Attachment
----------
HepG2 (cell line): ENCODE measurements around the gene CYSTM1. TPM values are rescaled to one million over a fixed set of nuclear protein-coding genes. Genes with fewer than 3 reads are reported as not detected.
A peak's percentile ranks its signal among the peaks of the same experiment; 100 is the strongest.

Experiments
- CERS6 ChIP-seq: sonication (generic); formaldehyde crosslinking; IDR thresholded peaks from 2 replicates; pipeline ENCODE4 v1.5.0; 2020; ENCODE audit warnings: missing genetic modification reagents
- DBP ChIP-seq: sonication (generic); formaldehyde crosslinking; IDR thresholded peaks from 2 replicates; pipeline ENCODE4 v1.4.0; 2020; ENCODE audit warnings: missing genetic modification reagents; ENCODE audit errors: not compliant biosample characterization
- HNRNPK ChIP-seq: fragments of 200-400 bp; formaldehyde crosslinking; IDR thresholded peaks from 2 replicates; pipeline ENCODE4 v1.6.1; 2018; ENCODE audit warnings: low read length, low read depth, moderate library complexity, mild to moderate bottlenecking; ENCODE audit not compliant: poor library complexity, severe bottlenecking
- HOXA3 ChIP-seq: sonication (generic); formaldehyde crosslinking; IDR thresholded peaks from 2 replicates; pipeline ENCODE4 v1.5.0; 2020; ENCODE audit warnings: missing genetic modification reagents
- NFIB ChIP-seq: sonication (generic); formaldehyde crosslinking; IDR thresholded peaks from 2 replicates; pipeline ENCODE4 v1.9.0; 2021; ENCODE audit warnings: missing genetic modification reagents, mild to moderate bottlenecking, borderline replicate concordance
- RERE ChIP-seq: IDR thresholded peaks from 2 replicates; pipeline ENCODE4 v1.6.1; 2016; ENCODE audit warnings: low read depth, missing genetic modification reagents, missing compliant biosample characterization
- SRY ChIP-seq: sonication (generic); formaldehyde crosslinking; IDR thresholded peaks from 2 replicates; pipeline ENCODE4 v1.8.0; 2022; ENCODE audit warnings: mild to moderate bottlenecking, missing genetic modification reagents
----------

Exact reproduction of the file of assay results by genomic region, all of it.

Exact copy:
HepG2 (cell line): ENCODE measurements around the gene CYSTM1. TPM values are rescaled to one million over a fixed set of nuclear protein-coding genes. Genes with fewer than 3 reads are reported as not detected.
A peak's percentile ranks its signal among the peaks of the same experiment; 100 is the strongest.

Experiments
- CERS6 ChIP-seq: sonication (generic); formaldehyde crosslinking; IDR thresholded peaks from 2 replicates; pipeline ENCODE4 v1.5.0; 2020; ENCODE audit warnings: missing genetic modification reagents
- DBP ChIP-seq: sonication (generic); formaldehyde crosslinking; IDR thresholded peaks from 2 replicates; pipeline ENCODE4 v1.4.0; 2020; ENCODE audit warnings: missing genetic modification reagents; ENCODE audit errors: not compliant biosample characterization
- HNRNPK ChIP-seq: fragments of 200-400 bp; formaldehyde crosslinking; IDR thresholded peaks from 2 replicates; pipeline ENCODE4 v1.6.1; 2018; ENCODE audit warnings: low read length, low read depth, moderate library complexity, mild to moderate bottlenecking; ENCODE audit not compliant: poor library complexity, severe bottlenecking
- HOXA3 ChIP-seq: sonication (generic); formaldehyde crosslinking; IDR thresholded peaks from 2 replicates; pipeline ENCODE4 v1.5.0; 2020; ENCODE audit warnings: missing genetic modification reagents
- NFIB ChIP-seq: sonication (generic); formaldehyde crosslinking; IDR thresholded peaks from 2 replicates; pipeline ENCODE4 v1.9.0; 2021; ENCODE audit warnings: missing genetic modification reagents, mild to moderate bottlenecking, borderline replicate concordance
- RERE ChIP-seq: IDR thresholded peaks from 2 replicates; pipeline ENCODE4 v1.6.1; 2016; ENCODE audit warnings: low read depth, missing genetic modification reagents, missing compliant biosample characterization
- SRY ChIP-seq: sonication (generic); formaldehyde crosslinking; IDR thresholded peaks from 2 replicates; pipeline ENCODE4 v1.8.0; 2022; ENCODE audit warnings: mild to moderate bottlenecking, missing genetic modification reagents